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Lindsay Nicholson's office is just as you would imagine the office of the editor-in-chief of a women's magazine to be: stylish, glamorous, and with a smattering of vibrant covers and tasteful bouquets. And since she was awarded her honours degree in astronomy and physics by University College London (UCL), Lindsay (pictured left) has probably made it closer to the stars than any astrophysics boffin. She is now editor of Good Housekeeping , which is read each month by an estimated 1.5 million women in the UK and has the highest subscription rate of all the women's monthly magazines.

"I was very lucky, maths was so easy for me at school," Lindsay begins. "I do not know why I didn't do maths at university, but I had a passion for astronomy at the time." Yet Lindsay did not enjoy the course as much as she anticipated. "So I got involved with the student magazine, spent more and more time on it, and less and less on my coursework," she says. "I justified that to myself by thinking I was better at it." After graduation, she was offered jobs in the computer and defence industries, along with a place on the Mirror Group Newspapers training scheme. She saw the latter as the best fit for her, and as she climbed the career ladder, she worked for a Scottish tabloid, The Daily Record, and later for the women's magazines Best, Woman's Own, Woman, and Prima.

It is only 20 years down the line that Lindsay has made sense of what drove her away from astrophysics and has reconciled her career in the magazine industry with her interest in science. "Early this year, L'Oréal invited me to the L'Oréal/UNESCO For Women in Science programme awards in Paris," explains Lindsay. "I was transferred back in time" and, to her astonishment, she was able to place the way she felt as a student into the bigger picture.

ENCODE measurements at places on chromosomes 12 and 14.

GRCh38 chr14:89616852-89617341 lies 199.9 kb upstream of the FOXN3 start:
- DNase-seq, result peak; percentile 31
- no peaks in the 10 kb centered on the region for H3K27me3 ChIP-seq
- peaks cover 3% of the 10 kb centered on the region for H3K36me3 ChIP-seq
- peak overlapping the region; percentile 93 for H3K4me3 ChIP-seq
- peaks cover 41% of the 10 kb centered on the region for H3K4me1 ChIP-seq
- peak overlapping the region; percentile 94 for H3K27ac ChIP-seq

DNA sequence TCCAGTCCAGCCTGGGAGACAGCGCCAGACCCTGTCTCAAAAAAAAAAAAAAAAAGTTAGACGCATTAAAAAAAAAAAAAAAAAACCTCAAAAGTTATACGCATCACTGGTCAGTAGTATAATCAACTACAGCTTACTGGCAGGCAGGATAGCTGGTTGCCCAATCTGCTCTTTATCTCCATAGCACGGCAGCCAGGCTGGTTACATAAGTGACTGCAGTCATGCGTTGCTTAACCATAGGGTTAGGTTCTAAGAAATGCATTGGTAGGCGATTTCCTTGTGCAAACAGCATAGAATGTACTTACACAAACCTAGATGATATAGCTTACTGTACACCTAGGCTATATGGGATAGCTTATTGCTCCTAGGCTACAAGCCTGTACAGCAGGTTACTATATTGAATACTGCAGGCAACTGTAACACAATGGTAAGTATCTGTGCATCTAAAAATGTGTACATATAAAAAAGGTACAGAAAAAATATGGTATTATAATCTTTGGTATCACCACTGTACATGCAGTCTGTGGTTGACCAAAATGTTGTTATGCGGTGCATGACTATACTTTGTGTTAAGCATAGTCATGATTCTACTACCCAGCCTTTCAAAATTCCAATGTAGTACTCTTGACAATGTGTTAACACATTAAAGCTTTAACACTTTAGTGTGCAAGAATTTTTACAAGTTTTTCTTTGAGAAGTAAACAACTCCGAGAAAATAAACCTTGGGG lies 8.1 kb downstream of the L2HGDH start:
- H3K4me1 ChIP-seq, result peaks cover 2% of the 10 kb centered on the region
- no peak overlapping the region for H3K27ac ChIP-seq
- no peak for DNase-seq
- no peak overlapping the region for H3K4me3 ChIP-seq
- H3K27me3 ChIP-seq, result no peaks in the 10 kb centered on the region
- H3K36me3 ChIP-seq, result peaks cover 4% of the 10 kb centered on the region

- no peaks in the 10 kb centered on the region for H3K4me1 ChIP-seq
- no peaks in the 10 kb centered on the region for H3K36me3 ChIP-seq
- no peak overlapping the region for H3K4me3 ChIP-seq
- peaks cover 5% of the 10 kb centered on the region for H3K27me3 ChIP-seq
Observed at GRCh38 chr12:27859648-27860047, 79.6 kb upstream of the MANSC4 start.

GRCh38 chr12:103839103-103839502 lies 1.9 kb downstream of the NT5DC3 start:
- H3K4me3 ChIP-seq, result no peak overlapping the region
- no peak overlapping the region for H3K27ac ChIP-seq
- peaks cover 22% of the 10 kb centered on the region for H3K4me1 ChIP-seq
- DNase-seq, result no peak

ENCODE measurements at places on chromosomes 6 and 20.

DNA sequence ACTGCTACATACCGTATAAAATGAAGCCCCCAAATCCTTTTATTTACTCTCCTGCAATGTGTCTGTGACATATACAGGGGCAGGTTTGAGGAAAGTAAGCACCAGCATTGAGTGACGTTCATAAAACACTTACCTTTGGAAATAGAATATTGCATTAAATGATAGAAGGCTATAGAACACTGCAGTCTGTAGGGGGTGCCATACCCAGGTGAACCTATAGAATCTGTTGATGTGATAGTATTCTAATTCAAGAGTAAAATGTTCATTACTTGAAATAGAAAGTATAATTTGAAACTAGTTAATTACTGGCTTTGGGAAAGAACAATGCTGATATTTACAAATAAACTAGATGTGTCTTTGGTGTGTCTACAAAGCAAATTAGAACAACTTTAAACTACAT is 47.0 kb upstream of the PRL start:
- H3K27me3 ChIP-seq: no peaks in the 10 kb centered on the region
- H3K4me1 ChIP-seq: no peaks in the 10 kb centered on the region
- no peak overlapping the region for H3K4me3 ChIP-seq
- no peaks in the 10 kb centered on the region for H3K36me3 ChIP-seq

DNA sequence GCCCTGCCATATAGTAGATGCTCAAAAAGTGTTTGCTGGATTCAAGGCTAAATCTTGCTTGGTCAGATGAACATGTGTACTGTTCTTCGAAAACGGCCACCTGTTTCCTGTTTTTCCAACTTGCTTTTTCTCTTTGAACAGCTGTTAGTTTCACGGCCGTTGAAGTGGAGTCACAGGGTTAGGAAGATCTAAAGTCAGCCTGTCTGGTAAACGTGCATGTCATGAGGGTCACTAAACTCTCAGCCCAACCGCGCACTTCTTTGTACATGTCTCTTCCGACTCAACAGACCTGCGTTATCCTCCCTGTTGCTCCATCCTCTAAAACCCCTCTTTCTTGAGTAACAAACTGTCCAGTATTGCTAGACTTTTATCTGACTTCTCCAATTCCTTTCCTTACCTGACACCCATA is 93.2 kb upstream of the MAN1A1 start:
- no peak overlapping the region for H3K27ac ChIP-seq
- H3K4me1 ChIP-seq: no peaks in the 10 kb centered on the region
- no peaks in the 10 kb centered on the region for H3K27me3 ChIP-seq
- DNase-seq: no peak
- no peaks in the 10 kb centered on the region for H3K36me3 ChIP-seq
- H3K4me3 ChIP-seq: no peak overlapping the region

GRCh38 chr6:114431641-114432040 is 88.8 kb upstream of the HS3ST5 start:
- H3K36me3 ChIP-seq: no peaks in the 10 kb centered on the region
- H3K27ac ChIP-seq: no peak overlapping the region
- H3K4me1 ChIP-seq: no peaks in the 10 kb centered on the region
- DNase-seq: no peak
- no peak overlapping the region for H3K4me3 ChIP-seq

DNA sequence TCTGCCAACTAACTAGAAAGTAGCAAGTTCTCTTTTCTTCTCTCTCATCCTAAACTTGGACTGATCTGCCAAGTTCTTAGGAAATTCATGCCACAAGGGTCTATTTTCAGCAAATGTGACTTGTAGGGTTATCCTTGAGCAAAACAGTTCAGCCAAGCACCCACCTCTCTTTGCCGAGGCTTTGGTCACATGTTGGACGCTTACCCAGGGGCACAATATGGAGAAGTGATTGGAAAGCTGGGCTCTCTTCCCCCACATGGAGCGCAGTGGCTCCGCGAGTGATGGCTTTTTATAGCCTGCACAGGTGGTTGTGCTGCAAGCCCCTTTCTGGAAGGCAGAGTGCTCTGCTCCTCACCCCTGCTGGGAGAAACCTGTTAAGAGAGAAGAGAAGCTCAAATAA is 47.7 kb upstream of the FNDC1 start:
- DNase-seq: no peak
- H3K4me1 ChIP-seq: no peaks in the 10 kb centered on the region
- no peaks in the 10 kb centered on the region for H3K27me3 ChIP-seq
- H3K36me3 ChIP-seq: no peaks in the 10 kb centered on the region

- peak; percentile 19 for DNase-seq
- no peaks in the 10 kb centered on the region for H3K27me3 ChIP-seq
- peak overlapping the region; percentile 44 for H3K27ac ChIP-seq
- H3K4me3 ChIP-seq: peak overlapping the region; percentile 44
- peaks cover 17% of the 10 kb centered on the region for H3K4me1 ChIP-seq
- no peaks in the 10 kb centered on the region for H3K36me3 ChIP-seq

She studied physics and astronomy as one of nine females out of 120 students, with no woman postgraduates and only one female lecturer. She clearly recalls the nervousness that men there showed towards women. "I felt quite alienated from the department and did not feel I had anything to offer," she says. On top of sexist attitudes, women scientists are also more at a disadvantage than their male counterparts are when it comes to coping with job insecurity in their child-bearing years. In Paris, Lindsay realised that what she imagined to be her personal situation in fact has roots deeper in the academic system. "And, to my horror, the situation hasn't changed in 20 years," she says, "and it is such a huge problem that L'Oréal gives millions of dollars" to raise awareness of the issue.

She too wanted to do something and saw Good Housekeeping as an ideal tool. The November 2002 issue featured a special supplement, "Race for the Future," sponsored by L'Oréal to highlight women in science and to celebrate their achievements. "I was really excited to be able to bring together my experience on something terrible happening in science, and my job," she says. Baroness Susan Greenfield, author of a just-published, government-commissioned report on women in science, also appeared in the magazine. "Susan was very supportive," comments Lindsay, "and she talked about how important it is to discuss these things in women's magazines."

Back at UCL, Lindsay's male peers may have "thought I was mad" to abandon astronomy for journalism, but her female friends were doing the same. Every woman scientist she knew at the time thought she was not good enough to succeed in science and went in different directions, says Lindsay. A recent survey by the Department of Trade and Industry found that about 50,000 women science, engineering, and technology graduates are not working in science at any one time, but "surely not all of [them] were not good." Lindsay also points out that this lack of confidence is, alas, typically female.

Still, a leap from physics to tabloid journalism might appear somewhat 'out of the frying pan, into the fire.' But surprisingly, "it was a lot less dominated by males than the physics department," says Lindsay, and she felt more comfortable there. Besides which, "I didn't think in those terms then, I just thought I was not as good in astrophysics."